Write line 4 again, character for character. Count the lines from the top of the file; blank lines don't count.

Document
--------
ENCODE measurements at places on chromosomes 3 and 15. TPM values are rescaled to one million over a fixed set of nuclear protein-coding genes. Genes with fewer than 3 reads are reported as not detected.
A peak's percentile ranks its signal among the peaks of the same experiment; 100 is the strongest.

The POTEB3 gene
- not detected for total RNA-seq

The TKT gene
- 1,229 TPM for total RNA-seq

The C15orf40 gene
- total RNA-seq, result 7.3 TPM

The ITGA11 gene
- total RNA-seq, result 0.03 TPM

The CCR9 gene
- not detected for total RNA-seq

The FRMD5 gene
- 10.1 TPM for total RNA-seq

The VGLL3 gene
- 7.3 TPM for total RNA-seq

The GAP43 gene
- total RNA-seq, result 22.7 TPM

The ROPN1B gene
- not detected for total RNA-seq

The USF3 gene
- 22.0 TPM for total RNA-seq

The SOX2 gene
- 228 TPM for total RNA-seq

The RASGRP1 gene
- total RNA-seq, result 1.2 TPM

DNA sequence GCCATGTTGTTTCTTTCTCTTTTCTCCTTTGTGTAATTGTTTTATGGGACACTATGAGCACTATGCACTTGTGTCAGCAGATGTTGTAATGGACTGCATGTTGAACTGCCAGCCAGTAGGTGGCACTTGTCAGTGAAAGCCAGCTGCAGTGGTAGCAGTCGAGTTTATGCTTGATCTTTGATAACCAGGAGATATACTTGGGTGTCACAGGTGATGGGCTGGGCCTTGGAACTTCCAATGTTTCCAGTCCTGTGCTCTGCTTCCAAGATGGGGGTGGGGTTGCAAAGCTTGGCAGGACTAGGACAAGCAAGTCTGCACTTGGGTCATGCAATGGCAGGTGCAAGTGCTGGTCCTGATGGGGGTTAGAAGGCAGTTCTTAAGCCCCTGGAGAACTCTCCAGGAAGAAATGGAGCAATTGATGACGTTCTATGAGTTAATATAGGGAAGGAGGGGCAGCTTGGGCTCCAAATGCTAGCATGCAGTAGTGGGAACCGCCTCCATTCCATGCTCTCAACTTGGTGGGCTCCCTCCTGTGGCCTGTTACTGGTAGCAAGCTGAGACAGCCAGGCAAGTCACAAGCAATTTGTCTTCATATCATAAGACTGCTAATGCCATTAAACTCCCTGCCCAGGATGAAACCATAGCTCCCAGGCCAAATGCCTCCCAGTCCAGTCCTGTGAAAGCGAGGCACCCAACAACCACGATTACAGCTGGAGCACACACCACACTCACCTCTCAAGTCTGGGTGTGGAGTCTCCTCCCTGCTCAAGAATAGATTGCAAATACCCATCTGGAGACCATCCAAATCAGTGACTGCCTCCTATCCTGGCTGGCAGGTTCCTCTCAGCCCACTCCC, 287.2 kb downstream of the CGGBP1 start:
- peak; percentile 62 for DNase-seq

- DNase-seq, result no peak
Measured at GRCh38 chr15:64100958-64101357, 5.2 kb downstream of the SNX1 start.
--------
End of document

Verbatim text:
- not detected for total RNA-seq